Northwestern University is exempt from paying property taxes to the City based on an amendment to its State charter in 1855.

But an aldermanic candidate said at a forum March 13 that, if elected, she would work with colleagues to get the University to step up its contributions. 

Clare Kelly, a longtime Spanish teacher at Evanston Township High School and lifelong First Ward resident challenging incumbent Alderman Judy Fiske in the northeast First Ward, was taking part in a candidates forum sponsored by the League of Women Voters of Evanston for candidates in the First and Third Wards.

The candidates were asked about the City’s budget and what steps they would take to improve Evanston’s financial status.

Ms. Kelly said, “We need a strong steward with a detail-oriented eye who will scrutinize the budget. We have to stop being spoon-fed the information from our upper management – we should be getting monthly financial reports,” she said.

As for Northwestern, Ms. Kelly said, “I’m positive that if I am elected I will collaborate with my colleagues and with Northwestern to ensure that Northwestern contributes more to the City through a PILOT [payment in lieu of taxes] program or through other programs. All this will help us balance the budget – no more tax hikes.”

In response to Ms. Kelly’s criticism of the Council’s budget actions, Ald. Fiske said, “I don’t think Ms. Kelly understands the budget, and I don’t think she understands the need to raise revenue in Evanston. Our budget is pretty much a bare-bones budget. We’ve cut staff to the minimum. We did a great job last year because of the pandemic and $8 million shortfall.  We reduced that to a bare minimum of a property-tax hike.”

She said the “the idea of going to Northwestern and that somehow, Miss Kelly would solve that problem and bring money into the city coffers, it’s been tried before and tried by aldermen for a long time and has not worked,” she said.

Later in the program the candidates took up the issue again.

Ald. Fiske noted that she chairs the Northwestern/City Committee, a committee that was established under a court-issued consent order to settle a lawsuit in 2000 filed over the Northeast Evanston Historic District. As a preservationist at the time, she helped establish the district, to which the University objected as making it more difficult for them to renovate, demolish, or construct new buildings within the district.

“I have never seen my opponent at any one of those meetings [of the Northwestern/City Committee], but they [the meetings] are very valuable,” Ald. Fiske continued. “I absolutely agree that Northwestern should be paying for vital services, but I also have to raise the issue that if Northwestern ever pays anything that resembles property taxes, they risk losing that exemption of the Illinois Constitution, and that is not something that they’re ever going to do. So we need to look for another source of funding [from the University].”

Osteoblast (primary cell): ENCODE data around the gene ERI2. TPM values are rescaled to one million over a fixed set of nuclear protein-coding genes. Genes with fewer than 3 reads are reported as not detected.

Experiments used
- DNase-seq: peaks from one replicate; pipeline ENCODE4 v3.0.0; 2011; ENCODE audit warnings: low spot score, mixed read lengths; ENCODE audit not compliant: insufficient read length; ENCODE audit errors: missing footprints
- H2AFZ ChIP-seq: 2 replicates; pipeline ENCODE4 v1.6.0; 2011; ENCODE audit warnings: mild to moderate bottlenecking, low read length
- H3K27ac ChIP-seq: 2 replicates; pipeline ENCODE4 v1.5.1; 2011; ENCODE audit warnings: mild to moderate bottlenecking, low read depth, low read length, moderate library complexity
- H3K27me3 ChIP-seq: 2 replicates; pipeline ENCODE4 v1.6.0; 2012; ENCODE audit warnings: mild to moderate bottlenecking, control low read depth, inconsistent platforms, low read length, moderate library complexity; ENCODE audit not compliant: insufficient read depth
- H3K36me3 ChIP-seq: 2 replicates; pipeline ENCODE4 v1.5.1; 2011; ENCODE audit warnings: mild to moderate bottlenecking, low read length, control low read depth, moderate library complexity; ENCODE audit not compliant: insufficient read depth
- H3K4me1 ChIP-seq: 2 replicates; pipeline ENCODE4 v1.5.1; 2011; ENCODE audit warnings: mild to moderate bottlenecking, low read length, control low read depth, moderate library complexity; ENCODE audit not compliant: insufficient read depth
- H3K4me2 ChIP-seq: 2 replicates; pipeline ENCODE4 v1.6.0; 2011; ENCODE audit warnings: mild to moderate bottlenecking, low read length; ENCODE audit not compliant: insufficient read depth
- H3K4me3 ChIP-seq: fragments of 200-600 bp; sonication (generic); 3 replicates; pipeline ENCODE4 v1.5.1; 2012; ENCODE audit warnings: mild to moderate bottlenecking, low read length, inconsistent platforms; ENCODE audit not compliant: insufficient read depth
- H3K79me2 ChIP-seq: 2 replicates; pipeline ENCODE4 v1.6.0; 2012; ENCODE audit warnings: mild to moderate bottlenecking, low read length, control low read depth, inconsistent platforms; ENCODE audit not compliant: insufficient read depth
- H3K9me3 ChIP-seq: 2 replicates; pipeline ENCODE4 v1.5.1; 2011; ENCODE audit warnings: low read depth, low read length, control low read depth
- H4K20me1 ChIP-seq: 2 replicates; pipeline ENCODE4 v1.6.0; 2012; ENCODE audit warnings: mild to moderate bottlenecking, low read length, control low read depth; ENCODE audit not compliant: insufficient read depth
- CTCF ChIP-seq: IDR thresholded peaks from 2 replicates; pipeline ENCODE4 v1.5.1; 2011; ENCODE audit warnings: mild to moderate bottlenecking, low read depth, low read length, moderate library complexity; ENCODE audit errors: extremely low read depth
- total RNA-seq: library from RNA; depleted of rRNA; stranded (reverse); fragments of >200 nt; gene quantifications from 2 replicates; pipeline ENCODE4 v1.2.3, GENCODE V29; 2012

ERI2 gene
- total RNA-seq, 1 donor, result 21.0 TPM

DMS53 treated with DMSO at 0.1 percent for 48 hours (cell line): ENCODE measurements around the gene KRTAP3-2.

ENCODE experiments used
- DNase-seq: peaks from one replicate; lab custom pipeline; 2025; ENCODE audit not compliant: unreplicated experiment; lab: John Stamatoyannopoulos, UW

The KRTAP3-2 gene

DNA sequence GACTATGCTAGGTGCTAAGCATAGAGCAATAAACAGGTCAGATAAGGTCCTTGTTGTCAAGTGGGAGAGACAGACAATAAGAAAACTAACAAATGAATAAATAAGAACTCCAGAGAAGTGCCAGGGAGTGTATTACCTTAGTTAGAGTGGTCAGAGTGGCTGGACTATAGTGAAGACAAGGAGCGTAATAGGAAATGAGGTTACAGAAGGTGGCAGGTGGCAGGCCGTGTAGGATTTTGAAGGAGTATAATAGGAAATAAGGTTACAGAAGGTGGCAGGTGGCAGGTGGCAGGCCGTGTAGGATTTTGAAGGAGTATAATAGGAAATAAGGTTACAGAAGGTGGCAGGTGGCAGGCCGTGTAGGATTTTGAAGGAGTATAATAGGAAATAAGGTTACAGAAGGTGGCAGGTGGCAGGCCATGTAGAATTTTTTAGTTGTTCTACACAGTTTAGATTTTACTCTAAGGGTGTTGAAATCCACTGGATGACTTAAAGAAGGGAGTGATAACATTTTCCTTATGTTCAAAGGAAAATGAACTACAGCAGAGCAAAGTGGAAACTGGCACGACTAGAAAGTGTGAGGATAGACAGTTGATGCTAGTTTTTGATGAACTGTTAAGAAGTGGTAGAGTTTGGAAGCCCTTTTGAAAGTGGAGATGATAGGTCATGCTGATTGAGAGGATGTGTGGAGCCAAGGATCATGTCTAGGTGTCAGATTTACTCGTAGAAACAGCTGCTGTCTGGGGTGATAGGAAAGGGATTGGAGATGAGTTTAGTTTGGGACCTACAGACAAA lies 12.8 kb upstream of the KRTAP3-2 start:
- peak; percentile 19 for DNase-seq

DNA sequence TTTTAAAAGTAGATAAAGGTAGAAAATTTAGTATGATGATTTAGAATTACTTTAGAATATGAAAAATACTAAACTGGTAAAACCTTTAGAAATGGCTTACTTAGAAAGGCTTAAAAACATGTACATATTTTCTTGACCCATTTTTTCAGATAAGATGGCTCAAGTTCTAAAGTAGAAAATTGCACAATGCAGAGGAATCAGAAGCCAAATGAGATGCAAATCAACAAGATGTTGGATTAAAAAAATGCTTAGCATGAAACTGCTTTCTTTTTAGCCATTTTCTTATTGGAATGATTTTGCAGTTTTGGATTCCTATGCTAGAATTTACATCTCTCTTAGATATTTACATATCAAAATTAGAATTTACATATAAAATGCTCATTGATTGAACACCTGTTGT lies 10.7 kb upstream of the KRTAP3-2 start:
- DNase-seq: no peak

Ms. Kelly emphasized that “along with fiscal accountability, having Northwestern contribute more is at the forefront of my campaign.”

She also noted that of all the candidates she probably has the deepest roots to the University, as her great-great-grandfather was a member of the university’s first graduating class.

That aside, she said right after the election “we will begin a PILOT task force to establish guidelines for payment in lieu of taxes as other towns are doing. “I’ve been meeting with commissioners of assessments from many different cities who’ve been walking me through how you establish this partnership with your tax-exempt private university,” she said.

Candidates from the Third Ward weighed in on the issue, too. Nicholas Korzeniowski, like Ms. Kelly a first-time aldermanic candidate, noted that with a mayor-elect in Daniel Biss, and leadership changing both at the City and University, “there is a genuine opportunity for both sides to put their best foot forward as good neighbor. There’s no reason why there needs to be an adversarial relationship, even though some people are advocating for it,” he said.

Alderman Melissa Wynne, on the Council since 1998, also noted that the last time there was a leadership change, with a new mayor [Elizabeth Tisdahl] and new president [Morton Schapiro] there was an improvement.

“I do think that the tough part of this is that Northwestern’s tax-exempt status is written into the Illinois Constitution and that provides them [University officials] with a lot of legal protection for our trying to get them to pay taxes. So we have to find other alternatives, which we have begun to do.

“I have always explained to Northwestern administrators,” she added, “that they need to see the value of a healthy economically strong, vibrant Evanston. Neither of us is going anywhere and we both offer tremendous assets to each other.”

Other topics covered during the 90-minute forum:

 Police Cutbacks: